Since our relocation, it’s taken me a bit of time to remember the places I used to hold sacred as foraging grounds. The plants I used to forage are slowly coming back to me and while I missed most of the wildcrafting season this year that didn’t stop me from crafting some elderberry syrup to support me through the winter months! There are a lot of ways that elderberries can be used – one of my dear friends uses the flowers to make the most amazing elderberry champagne. Jam, syrup, cordial, wines, and chutneys are all lovely ways to enjoy these tasty berries!! They have been used by herbalists and foragers for centuries as a way to support the immune system when it begins to feel weaker during cold and flu season.
Elderberry syrup is surprisingly easy to make and can be adapted so you can use what you have in your fridge, herbal pantry or garden. In this recipe we’ll be exploring an elderberry syrup that contains some of my favorite Chinese herbs to support the wei qi as well as the qi of the Taiyin (Lungs and Spleen). This syrup can be added to tea, used over pancakes, mixed into cocktails or just sipped by the spoonful when you start to feel like you’re getting sick.
6 cups cold water
2 cups dried elderberries (if you’re not able to forage them yourself, Mountain Rose Herbs has a lovely supply)
1-2 cinnamon sticks, gently bruised
1” fresh ginger, cut into slices
¼ cup Echinacea root
1 TBS orange peel
1 TBS dried rosehips
pinch of cardamom pods
pinch of cloves
Optional additional ingredients if going to use primarily as a medicinal:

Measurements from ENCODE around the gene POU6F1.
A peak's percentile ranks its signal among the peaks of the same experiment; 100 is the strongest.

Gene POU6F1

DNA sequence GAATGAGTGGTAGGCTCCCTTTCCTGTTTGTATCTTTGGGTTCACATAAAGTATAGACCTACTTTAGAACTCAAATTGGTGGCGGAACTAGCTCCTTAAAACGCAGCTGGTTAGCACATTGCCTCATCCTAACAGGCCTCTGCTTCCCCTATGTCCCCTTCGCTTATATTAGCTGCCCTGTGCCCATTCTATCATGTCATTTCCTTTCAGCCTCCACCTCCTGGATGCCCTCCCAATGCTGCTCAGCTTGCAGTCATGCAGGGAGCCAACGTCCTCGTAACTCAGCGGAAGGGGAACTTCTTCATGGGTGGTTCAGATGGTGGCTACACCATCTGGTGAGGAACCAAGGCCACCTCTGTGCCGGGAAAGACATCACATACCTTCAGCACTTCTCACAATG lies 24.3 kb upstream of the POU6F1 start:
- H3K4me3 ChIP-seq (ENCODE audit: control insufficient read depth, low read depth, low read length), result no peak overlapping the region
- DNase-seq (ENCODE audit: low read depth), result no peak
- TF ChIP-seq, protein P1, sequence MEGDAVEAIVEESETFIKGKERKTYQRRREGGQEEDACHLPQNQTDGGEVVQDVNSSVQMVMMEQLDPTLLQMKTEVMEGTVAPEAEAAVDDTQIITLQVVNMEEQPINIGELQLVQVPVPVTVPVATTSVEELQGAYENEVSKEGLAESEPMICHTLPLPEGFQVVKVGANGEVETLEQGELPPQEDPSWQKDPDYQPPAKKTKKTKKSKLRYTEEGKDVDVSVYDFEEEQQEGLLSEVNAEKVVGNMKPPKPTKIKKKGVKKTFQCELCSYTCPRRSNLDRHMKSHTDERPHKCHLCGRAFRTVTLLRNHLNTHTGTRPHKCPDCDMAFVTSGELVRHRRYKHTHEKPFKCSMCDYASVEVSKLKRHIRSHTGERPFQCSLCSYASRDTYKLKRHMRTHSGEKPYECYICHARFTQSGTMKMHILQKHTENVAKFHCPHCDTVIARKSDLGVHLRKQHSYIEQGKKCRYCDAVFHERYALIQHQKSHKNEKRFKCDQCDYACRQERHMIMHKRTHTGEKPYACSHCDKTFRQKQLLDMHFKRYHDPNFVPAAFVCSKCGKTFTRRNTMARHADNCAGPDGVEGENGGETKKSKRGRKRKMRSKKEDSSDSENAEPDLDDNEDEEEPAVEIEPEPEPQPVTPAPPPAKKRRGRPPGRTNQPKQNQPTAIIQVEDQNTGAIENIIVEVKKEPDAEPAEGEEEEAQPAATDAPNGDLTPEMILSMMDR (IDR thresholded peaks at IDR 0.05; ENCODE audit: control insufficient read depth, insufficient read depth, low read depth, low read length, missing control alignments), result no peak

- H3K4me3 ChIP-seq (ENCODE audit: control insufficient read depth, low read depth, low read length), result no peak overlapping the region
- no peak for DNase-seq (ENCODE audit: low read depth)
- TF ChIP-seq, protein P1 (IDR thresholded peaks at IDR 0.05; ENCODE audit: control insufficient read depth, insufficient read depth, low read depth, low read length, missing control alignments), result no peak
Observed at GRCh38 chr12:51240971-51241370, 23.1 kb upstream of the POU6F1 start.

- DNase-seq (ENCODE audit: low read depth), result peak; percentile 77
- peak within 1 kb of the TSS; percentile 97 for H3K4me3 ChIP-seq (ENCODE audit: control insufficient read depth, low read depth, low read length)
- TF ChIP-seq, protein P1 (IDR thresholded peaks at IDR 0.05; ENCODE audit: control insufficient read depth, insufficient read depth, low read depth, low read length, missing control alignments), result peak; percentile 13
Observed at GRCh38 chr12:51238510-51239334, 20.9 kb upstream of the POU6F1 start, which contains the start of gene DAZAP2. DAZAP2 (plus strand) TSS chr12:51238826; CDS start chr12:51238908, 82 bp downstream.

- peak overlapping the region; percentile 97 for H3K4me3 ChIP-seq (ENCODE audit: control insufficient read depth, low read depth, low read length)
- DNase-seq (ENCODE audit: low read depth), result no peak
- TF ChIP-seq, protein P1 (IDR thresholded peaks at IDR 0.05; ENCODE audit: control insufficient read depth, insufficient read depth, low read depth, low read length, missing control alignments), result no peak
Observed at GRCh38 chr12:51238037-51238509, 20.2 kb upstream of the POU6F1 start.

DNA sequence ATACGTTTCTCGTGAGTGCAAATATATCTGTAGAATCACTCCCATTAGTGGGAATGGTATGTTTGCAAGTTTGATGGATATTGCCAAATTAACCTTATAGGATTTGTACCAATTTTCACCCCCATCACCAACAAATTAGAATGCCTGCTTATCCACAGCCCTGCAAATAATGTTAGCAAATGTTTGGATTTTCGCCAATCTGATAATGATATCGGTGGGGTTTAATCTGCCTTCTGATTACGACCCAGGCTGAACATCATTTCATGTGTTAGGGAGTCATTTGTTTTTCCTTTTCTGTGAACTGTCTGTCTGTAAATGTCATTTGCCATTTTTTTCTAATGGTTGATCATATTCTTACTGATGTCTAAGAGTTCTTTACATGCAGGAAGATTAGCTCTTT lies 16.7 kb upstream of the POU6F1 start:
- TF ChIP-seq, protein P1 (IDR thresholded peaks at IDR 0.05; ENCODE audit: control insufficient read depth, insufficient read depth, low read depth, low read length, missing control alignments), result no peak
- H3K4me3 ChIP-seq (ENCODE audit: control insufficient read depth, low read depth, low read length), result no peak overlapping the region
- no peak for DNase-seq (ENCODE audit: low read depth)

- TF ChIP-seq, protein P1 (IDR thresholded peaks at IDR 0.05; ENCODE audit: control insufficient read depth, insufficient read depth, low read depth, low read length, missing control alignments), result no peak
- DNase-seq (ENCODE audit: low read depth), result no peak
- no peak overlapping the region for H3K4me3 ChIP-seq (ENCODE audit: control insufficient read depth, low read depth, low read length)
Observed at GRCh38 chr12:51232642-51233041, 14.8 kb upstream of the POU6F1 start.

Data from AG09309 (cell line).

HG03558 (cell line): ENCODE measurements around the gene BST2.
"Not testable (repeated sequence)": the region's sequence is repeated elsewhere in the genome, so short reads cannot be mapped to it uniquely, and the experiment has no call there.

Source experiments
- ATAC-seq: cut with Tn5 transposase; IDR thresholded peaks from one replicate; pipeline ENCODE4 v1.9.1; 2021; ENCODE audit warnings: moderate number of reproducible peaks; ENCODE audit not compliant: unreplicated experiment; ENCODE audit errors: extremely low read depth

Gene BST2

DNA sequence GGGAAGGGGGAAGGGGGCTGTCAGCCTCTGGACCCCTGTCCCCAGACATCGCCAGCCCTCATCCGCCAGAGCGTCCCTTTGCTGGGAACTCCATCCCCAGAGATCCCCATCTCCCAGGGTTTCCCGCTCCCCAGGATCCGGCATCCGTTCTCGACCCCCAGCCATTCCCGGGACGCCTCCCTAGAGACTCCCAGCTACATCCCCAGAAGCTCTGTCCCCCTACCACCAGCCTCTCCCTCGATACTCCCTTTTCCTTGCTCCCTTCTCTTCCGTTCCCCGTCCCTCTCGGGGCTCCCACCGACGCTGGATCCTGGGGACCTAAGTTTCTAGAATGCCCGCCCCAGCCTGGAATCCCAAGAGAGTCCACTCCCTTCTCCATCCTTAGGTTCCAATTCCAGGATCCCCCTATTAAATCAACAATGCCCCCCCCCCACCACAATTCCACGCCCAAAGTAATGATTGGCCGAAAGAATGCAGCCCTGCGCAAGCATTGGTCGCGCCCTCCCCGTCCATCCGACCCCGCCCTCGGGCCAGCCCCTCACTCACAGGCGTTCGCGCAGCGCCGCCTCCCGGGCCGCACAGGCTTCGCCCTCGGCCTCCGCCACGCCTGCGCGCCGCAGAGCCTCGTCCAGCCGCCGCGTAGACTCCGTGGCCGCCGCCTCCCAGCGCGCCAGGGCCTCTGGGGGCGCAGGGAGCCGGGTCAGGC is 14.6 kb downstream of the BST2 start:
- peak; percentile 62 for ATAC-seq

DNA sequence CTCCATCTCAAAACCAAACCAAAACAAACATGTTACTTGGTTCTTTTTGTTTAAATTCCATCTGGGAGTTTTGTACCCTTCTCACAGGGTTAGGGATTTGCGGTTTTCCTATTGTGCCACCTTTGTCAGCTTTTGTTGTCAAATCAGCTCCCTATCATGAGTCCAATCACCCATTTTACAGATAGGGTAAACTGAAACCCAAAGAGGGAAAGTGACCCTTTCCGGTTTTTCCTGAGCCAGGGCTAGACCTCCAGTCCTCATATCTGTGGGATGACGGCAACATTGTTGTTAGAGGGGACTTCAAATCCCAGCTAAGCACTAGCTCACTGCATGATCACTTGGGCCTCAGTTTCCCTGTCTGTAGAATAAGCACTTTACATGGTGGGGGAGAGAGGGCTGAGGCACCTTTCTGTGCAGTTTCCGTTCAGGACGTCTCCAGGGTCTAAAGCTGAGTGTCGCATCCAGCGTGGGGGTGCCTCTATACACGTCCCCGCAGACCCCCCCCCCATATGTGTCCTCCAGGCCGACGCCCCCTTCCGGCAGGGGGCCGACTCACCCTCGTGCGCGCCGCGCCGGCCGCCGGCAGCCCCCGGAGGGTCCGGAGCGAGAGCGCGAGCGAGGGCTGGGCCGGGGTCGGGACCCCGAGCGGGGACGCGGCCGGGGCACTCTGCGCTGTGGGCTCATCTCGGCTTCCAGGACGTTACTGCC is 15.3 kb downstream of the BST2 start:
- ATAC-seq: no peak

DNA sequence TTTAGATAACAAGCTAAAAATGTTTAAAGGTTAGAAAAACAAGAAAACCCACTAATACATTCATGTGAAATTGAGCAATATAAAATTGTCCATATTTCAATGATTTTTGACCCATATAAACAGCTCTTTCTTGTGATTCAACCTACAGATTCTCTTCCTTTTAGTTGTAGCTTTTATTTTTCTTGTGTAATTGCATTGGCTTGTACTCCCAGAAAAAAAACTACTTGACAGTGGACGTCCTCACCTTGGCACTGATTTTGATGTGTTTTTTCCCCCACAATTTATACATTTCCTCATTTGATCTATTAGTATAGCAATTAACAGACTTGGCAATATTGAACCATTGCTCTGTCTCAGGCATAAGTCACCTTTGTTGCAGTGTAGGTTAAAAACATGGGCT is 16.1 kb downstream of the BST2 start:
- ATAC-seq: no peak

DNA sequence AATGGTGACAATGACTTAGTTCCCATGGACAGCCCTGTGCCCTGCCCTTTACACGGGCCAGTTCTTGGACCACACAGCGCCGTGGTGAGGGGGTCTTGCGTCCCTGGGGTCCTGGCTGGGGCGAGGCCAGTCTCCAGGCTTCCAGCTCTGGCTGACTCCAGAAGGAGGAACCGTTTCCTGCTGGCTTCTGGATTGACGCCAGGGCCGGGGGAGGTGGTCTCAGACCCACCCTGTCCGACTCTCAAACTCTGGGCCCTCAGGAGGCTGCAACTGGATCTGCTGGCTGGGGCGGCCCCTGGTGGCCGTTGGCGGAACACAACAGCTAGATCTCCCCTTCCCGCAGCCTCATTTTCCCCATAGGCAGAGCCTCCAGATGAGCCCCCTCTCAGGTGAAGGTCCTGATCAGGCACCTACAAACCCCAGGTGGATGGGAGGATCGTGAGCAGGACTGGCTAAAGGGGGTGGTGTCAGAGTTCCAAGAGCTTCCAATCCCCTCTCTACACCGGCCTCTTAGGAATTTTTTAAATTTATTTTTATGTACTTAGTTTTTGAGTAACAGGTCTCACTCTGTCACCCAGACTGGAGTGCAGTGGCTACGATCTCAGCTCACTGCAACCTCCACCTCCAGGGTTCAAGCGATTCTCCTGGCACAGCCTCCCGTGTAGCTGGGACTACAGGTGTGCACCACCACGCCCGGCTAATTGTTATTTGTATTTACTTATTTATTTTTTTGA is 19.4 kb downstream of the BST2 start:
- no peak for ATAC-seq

1 TBS licorice root
1 TBS white peony root
1 TBS cinnamon twig
3-4 Chinese dates
1 TBS codonopsis root
Let the elderberries soak in the water for about an hour in a large saucepan. After the soak place on the stove and bring to a boil. Turn the heat down to a simmer and add your herbs, covering the pot when you’re done and allowing to gently simmer for 30 minutes. When the 30 minutes has passed, turn the heat off and pour the mixture through a strainer, pressing the berries to release the juice (I actually mashed everything with a potato masher before pouring, which worked really well!). Once your mixture is strained and you’ve composted the herbs add 1-2 cups of honey to the still-warm syrup. If the syrup isn’t warm enough to dissolve the honey, heat gently back up (but don’t boil if the honey is already added – this will kill any goodness in raw honey!) to incorporate the honey into the liquid. I used 1 cup of honey, which gave the syrup just enough sweetness. Pour into sterilized glass bottles or mason jars, label and keep refrigerated for your seasonal enjoyment!
The syrup should keep for 3-4 months in the fridge. In some folks, a compound in elderberries can cause diarrhea -- if this turns out to be you, then it's a sign to share your syrup with others and discontinue use!
*These statements have not been evaluated by the Food and Drug Administration and are not intended to diagnose, treat, or cure, or prevent any diseases. The information provided is for educational purposes only. For health care advice, please consult your Primary Care Physician or other health care professional.